Following graduation, he attended and graduated from both Ranger School and Airborne Training. Only the most elite soldiers were accepted to these trainings, and most did not make it all the way through. He and Sonya then moved to Germany where he served for 1.5 years transporting nuclear weapons across German highways and mastering heavy artillery at the Grafenwoehr artillery range before being deployed to Vietnam. While serving his county in Vietnam he survived a deadly helicopter crash which put him in the hospital for four months. He retired from the US Army in 1968 with the rank of Captain and went on to obtain his MS degree in Nuclear Engineering in 1971 and his PhD in Metallurgical Engineering in 1974, both from University of Wisconsin-Madison. Dad joined Oak Ridge National Laboratory (ORNL) in 1974, where he devoted his career to materials science and engineering research, with a focus on engineering fracture mechanics and the effects of radiation on structural materials. Dad made significant contributions internationally to advance the understanding of the effects of neutron irradiation on materials used in the construction of nuclear reactor pressure vessels. Dad was a fellow of ASME International, a member of the American Society of Mechanical Engineers Boiler and Pressure Vessel Committee, the American Society of Testing and Materials, the American Nuclear Society, the Metallurgical Society, the Minerals, Metals and Materials Society, and was an officer of the International Group on Radiation Damage Mechanisms in Pressure Vessel Steels. He served as a consultant for the International Atomic Energy Agency (IAEA), participated in several IAEA Cooperative Research Projects, and served as the chairman of the IAEA Cooperative Research Project on Nickel Effects in Reactor Pressure Vessel Steels. Dad was an author and co-author of more than 200 peer-reviewed publications and technical reports, primarily dealing with understanding the fracture behavior and the effects of radiation on structural materials. In 2013, Dad received the ORNL Distinguished Engineer Award. Dad retired from ORNL in 2017, after 43 years of service, but continued to contribute his scientific knowledge and insight through his consulting firm, R&S Consulting.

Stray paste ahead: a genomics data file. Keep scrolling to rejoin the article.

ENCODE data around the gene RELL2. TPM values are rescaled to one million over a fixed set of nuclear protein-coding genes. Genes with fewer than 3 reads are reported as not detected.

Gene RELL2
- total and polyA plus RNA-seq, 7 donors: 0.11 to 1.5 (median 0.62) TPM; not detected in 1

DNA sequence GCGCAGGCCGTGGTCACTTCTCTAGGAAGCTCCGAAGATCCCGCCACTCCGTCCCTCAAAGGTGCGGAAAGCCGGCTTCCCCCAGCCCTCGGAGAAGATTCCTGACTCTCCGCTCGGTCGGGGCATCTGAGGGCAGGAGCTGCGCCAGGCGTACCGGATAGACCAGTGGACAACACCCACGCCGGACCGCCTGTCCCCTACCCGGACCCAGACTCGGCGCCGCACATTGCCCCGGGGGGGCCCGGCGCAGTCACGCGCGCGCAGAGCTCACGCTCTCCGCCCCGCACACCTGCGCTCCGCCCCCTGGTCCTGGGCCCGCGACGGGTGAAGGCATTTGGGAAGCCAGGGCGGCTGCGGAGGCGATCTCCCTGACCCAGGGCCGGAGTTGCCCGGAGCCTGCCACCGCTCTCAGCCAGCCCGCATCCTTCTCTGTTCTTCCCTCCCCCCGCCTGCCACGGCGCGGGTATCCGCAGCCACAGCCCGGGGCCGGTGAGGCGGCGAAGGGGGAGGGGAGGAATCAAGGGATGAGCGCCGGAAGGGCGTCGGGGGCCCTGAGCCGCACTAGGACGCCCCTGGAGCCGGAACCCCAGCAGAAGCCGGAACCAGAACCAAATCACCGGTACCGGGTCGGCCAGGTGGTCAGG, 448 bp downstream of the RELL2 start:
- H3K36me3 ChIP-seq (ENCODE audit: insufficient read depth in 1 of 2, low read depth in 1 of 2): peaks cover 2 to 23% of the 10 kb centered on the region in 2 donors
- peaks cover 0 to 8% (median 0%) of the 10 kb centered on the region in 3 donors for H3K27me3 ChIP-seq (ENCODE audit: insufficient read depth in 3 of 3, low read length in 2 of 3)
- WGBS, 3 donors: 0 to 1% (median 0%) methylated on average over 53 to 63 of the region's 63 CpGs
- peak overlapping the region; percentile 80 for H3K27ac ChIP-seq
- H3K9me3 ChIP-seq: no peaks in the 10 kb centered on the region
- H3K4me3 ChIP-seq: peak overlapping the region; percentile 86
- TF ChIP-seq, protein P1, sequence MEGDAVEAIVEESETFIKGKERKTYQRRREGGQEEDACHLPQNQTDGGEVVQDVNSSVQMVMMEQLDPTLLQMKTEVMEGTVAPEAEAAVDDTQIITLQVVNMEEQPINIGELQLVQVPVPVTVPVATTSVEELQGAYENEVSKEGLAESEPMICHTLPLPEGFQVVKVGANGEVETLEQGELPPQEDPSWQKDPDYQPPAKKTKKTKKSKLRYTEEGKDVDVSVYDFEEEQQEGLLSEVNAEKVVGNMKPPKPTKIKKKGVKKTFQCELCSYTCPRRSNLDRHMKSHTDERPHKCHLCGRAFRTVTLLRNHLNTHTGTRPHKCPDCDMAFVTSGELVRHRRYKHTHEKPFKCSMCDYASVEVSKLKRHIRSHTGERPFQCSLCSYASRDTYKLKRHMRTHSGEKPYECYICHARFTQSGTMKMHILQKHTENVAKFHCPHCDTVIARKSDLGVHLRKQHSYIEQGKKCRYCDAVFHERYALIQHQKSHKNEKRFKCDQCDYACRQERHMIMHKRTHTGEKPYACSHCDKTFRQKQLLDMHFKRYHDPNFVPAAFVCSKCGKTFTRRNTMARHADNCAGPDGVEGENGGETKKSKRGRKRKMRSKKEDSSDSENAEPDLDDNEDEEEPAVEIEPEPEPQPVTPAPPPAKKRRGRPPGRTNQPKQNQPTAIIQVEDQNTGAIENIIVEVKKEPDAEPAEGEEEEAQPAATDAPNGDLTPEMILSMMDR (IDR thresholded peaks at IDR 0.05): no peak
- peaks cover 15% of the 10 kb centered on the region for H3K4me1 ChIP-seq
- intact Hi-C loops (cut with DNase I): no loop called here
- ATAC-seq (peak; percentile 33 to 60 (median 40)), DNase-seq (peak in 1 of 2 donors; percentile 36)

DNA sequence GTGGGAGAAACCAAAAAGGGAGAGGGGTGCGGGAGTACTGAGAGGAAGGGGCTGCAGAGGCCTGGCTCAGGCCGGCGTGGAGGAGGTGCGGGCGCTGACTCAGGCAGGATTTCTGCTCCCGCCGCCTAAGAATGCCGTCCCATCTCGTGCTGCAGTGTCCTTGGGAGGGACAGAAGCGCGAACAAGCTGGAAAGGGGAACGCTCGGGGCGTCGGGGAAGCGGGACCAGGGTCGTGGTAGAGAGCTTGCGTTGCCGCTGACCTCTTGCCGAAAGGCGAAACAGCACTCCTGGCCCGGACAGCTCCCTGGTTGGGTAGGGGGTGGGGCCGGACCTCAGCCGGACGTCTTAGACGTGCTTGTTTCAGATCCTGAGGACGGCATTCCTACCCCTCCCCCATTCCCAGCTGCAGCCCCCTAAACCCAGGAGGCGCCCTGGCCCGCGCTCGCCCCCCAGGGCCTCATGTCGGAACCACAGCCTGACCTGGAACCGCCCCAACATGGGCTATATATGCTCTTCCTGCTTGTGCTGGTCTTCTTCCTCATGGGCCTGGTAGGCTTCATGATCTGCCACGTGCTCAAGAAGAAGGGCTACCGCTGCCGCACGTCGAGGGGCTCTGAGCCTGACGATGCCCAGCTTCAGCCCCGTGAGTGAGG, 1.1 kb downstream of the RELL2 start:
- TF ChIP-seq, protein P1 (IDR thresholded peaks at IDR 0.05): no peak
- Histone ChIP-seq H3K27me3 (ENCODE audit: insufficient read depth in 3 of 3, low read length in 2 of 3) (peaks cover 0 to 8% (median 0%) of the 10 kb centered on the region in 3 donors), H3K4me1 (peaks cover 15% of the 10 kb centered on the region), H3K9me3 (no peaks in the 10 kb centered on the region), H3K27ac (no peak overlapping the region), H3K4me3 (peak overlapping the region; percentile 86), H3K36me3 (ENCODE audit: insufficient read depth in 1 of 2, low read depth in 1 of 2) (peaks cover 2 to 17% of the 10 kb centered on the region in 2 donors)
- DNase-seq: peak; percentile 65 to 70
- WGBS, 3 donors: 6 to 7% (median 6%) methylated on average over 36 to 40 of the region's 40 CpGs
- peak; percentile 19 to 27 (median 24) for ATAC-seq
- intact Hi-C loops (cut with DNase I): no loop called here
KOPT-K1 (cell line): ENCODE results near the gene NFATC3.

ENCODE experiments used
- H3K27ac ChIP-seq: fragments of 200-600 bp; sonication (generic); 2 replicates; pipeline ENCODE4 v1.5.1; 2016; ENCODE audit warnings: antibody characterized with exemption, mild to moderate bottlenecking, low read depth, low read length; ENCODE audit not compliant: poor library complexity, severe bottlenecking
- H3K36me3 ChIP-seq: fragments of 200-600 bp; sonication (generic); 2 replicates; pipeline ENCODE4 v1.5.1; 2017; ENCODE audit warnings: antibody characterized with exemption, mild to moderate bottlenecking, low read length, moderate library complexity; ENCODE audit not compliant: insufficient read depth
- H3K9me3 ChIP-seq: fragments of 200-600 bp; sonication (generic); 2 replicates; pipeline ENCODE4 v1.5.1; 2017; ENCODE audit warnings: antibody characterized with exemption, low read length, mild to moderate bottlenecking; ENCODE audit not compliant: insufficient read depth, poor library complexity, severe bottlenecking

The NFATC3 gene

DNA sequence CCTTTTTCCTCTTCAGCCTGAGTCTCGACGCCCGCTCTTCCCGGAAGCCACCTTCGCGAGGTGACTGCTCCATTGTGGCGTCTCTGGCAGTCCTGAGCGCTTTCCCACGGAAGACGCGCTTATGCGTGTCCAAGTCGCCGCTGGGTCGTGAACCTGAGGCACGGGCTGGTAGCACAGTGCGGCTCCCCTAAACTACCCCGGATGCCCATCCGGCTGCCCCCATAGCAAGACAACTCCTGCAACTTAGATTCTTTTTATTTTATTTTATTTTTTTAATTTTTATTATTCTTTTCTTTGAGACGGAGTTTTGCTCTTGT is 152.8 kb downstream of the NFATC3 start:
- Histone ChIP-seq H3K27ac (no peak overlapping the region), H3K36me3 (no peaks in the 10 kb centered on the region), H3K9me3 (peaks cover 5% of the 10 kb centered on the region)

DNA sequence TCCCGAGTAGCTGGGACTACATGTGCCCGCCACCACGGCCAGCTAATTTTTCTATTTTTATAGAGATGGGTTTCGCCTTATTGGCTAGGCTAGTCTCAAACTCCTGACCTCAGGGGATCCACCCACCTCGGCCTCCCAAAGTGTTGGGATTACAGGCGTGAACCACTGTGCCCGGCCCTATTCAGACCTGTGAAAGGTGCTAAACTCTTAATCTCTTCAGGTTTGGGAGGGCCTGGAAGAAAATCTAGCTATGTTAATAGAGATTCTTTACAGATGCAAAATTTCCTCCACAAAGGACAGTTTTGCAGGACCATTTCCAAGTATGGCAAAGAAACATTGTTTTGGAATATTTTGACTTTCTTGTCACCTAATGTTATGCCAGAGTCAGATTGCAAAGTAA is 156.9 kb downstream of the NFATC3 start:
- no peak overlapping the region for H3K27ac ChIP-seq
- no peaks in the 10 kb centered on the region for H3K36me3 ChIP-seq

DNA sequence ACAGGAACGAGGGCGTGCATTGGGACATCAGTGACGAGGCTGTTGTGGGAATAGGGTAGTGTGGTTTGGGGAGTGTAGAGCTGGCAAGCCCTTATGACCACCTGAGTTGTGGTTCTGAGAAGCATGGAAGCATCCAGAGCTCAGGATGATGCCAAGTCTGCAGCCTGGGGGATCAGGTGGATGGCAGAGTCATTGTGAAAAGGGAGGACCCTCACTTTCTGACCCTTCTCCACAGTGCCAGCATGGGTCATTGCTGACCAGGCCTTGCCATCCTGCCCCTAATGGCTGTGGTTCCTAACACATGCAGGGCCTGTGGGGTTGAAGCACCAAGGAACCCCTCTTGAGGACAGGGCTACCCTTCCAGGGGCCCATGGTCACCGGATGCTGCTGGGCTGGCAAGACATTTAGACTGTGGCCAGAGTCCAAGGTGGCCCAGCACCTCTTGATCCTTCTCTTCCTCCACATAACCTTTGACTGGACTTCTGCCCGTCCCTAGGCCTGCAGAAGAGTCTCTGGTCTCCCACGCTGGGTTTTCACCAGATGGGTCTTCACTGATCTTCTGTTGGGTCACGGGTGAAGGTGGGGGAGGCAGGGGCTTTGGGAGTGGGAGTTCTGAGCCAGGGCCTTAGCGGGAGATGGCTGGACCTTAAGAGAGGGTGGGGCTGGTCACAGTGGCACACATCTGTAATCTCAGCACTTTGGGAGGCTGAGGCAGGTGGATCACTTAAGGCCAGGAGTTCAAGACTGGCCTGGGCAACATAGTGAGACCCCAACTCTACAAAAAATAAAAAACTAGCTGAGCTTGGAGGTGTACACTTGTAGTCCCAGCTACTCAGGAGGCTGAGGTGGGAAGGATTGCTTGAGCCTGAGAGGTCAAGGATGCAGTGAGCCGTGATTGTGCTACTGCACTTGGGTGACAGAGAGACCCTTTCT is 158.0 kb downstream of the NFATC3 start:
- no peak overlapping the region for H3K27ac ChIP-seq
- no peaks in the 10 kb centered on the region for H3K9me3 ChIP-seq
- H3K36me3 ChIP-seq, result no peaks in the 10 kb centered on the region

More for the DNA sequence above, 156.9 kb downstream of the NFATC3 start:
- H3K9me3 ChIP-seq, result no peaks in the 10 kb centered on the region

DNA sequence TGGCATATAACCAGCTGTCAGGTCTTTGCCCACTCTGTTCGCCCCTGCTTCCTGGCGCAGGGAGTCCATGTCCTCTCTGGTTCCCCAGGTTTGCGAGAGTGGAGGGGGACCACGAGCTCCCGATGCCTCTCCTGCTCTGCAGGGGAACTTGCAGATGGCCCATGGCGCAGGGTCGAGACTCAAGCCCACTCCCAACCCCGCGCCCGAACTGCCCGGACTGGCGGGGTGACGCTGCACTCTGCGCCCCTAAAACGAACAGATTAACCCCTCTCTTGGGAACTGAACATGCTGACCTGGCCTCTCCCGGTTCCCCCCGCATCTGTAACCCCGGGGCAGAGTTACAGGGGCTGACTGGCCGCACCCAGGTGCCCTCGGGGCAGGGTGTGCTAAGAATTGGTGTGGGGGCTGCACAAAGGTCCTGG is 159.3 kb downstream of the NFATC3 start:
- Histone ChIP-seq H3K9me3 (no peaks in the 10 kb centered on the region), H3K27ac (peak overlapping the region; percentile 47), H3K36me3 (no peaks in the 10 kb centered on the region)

That's a long and impressive list and probably still not complete. But we thought it important to try to list as many of his career achievements as we could because Dad was one of those rare individuals who truly loved what he did for a living and lived to do it. We think that's part of what made him so much fun to be around. We were going to say one of those "lucky individuals who love what they do" but there really wasn't any luck about it. He made all the above happen with his work ethic, energy, intense intellectual curiosity, and enjoyment at being part of the international research community.